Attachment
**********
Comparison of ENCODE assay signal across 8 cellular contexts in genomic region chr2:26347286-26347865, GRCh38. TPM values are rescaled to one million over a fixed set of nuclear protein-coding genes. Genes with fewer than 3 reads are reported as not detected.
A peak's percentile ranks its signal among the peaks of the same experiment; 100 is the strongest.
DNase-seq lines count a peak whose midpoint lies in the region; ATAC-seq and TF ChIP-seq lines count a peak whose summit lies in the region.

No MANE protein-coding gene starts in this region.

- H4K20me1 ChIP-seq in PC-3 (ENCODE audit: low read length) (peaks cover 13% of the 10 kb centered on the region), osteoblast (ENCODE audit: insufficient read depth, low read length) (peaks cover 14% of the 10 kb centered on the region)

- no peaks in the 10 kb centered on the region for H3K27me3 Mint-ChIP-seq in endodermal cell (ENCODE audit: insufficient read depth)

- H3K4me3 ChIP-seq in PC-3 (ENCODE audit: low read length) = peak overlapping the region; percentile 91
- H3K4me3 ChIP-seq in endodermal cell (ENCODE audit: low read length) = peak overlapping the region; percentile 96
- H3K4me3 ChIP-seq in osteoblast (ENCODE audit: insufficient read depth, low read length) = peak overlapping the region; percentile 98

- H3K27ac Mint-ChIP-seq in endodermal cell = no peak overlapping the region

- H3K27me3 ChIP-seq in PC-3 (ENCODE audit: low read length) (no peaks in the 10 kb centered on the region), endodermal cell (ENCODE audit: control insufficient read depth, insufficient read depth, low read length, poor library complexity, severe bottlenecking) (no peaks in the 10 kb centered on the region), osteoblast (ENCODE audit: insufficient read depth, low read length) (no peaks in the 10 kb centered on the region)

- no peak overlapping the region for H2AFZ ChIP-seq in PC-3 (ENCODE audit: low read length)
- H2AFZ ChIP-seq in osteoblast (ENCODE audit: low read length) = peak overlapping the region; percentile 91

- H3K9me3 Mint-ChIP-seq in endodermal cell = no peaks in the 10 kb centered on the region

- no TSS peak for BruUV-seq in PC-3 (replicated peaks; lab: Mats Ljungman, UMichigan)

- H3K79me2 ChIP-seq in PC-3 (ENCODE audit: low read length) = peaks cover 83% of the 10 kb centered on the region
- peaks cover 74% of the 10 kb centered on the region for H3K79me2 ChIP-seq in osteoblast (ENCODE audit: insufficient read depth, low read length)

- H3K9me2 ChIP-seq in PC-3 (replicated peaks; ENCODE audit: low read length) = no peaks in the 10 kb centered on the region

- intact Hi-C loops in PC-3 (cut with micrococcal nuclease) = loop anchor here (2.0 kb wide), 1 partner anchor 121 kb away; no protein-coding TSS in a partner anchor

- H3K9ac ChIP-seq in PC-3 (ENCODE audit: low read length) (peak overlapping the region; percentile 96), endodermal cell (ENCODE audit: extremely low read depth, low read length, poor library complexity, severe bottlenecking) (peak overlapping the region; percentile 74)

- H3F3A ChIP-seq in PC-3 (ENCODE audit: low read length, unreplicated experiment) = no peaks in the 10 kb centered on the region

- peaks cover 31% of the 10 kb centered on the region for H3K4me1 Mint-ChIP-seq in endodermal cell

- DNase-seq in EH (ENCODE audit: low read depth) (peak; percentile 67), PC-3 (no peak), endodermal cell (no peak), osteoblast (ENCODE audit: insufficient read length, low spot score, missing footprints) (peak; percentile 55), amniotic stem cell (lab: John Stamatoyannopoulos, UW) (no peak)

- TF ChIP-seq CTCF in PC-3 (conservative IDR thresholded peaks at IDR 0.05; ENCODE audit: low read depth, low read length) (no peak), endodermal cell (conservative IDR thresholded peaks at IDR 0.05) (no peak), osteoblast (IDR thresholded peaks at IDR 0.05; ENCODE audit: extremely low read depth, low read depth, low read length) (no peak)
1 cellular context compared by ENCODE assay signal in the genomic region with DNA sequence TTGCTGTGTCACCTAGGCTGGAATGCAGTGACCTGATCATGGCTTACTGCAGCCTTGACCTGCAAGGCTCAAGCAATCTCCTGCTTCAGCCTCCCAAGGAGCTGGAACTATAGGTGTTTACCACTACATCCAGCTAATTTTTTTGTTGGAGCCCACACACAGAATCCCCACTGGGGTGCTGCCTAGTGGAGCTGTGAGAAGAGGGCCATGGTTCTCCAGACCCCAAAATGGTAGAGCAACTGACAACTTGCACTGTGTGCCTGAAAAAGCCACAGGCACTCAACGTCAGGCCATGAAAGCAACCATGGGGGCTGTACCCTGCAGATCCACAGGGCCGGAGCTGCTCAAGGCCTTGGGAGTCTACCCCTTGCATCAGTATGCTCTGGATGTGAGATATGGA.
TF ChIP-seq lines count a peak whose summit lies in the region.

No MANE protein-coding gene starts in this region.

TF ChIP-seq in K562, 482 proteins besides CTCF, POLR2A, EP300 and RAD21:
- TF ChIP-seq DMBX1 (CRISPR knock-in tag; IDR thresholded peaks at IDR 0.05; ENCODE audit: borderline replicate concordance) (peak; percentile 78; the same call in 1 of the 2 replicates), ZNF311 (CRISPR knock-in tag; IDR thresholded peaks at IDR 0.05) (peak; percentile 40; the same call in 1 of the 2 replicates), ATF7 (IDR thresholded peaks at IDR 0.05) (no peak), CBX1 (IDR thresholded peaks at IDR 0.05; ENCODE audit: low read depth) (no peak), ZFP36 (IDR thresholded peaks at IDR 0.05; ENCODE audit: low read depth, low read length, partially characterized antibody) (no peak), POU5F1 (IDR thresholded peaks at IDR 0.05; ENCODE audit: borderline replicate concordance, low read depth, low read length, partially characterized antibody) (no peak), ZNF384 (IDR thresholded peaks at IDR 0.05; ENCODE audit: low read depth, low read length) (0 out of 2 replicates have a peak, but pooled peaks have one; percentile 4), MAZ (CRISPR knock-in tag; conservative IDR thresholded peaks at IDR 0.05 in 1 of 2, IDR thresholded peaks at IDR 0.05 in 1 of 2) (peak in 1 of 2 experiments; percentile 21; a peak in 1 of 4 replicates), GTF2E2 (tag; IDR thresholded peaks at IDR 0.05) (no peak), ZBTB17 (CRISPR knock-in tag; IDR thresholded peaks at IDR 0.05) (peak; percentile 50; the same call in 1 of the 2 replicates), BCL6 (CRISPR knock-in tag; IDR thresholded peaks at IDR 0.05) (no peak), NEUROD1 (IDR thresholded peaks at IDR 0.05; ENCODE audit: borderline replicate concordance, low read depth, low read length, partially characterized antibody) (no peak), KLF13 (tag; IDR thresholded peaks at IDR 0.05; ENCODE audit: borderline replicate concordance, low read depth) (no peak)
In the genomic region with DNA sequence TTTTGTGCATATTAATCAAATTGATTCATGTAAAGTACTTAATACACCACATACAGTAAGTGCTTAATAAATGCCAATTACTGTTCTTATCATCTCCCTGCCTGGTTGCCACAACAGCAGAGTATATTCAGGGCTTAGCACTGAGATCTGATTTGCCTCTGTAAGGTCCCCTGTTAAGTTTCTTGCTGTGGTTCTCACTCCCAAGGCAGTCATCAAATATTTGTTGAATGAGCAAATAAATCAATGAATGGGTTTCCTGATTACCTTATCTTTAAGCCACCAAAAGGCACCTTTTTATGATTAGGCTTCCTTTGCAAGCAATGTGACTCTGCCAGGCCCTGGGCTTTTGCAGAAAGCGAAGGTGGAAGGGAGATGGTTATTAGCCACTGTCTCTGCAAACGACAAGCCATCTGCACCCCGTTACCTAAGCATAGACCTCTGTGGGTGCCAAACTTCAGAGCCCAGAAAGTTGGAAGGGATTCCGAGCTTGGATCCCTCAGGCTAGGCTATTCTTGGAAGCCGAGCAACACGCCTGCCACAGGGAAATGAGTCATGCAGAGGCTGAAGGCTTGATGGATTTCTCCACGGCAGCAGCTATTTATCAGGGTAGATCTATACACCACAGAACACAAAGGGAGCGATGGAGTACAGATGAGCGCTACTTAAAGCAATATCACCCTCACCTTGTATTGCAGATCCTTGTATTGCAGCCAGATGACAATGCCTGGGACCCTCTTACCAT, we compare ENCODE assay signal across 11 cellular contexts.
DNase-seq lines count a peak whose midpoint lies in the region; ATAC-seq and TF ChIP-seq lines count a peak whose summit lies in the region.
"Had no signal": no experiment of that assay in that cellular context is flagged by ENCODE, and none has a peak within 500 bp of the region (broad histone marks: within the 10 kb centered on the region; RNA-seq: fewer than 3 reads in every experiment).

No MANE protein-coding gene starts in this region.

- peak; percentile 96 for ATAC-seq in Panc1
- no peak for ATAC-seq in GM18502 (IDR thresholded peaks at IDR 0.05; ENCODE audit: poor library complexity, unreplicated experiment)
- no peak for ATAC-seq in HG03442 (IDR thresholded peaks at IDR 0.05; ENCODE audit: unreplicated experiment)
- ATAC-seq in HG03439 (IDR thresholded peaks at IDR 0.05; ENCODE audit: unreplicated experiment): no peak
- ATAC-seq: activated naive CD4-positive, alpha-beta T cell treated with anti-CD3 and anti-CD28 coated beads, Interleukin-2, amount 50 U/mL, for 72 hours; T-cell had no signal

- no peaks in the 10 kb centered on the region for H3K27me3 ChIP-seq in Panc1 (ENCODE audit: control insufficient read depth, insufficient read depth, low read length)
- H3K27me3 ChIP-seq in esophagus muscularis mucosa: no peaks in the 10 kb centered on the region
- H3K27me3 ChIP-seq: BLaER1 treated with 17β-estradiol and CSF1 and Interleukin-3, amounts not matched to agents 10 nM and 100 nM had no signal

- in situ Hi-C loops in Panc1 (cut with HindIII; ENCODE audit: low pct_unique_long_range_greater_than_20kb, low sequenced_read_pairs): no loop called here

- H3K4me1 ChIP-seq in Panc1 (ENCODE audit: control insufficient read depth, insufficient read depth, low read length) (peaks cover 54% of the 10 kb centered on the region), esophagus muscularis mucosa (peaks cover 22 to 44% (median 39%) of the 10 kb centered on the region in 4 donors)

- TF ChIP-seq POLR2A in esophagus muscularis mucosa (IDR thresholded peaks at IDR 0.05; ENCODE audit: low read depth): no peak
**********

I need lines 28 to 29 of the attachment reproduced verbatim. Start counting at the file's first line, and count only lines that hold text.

TF ChIP-seq in K562, 482 proteins besides CTCF, POLR2A, EP300 and RAD21:
- TF ChIP-seq DMBX1 (CRISPR knock-in tag; IDR thresholded peaks at IDR 0.05; ENCODE audit: borderline replicate concordance) (peak; percentile 78; the same call in 1 of the 2 replicates), ZNF311 (CRISPR knock-in tag; IDR thresholded peaks at IDR 0.05) (peak; percentile 40; the same call in 1 of the 2 replicates), ATF7 (IDR thresholded peaks at IDR 0.05) (no peak), CBX1 (IDR thresholded peaks at IDR 0.05; ENCODE audit: low read depth) (no peak), ZFP36 (IDR thresholded peaks at IDR 0.05; ENCODE audit: low read depth, low read length, partially characterized antibody) (no peak), POU5F1 (IDR thresholded peaks at IDR 0.05; ENCODE audit: borderline replicate concordance, low read depth, low read length, partially characterized antibody) (no peak), ZNF384 (IDR thresholded peaks at IDR 0.05; ENCODE audit: low read depth, low read length) (0 out of 2 replicates have a peak, but pooled peaks have one; percentile 4), MAZ (CRISPR knock-in tag; conservative IDR thresholded peaks at IDR 0.05 in 1 of 2, IDR thresholded peaks at IDR 0.05 in 1 of 2) (peak in 1 of 2 experiments; percentile 21; a peak in 1 of 4 replicates), GTF2E2 (tag; IDR thresholded peaks at IDR 0.05) (no peak), ZBTB17 (CRISPR knock-in tag; IDR thresholded peaks at IDR 0.05) (peak; percentile 50; the same call in 1 of the 2 replicates), BCL6 (CRISPR knock-in tag; IDR thresholded peaks at IDR 0.05) (no peak), NEUROD1 (IDR thresholded peaks at IDR 0.05; ENCODE audit: borderline replicate concordance, low read depth, low read length, partially characterized antibody) (no peak), KLF13 (tag; IDR thresholded peaks at IDR 0.05; ENCODE audit: borderline replicate concordance, low read depth) (no peak)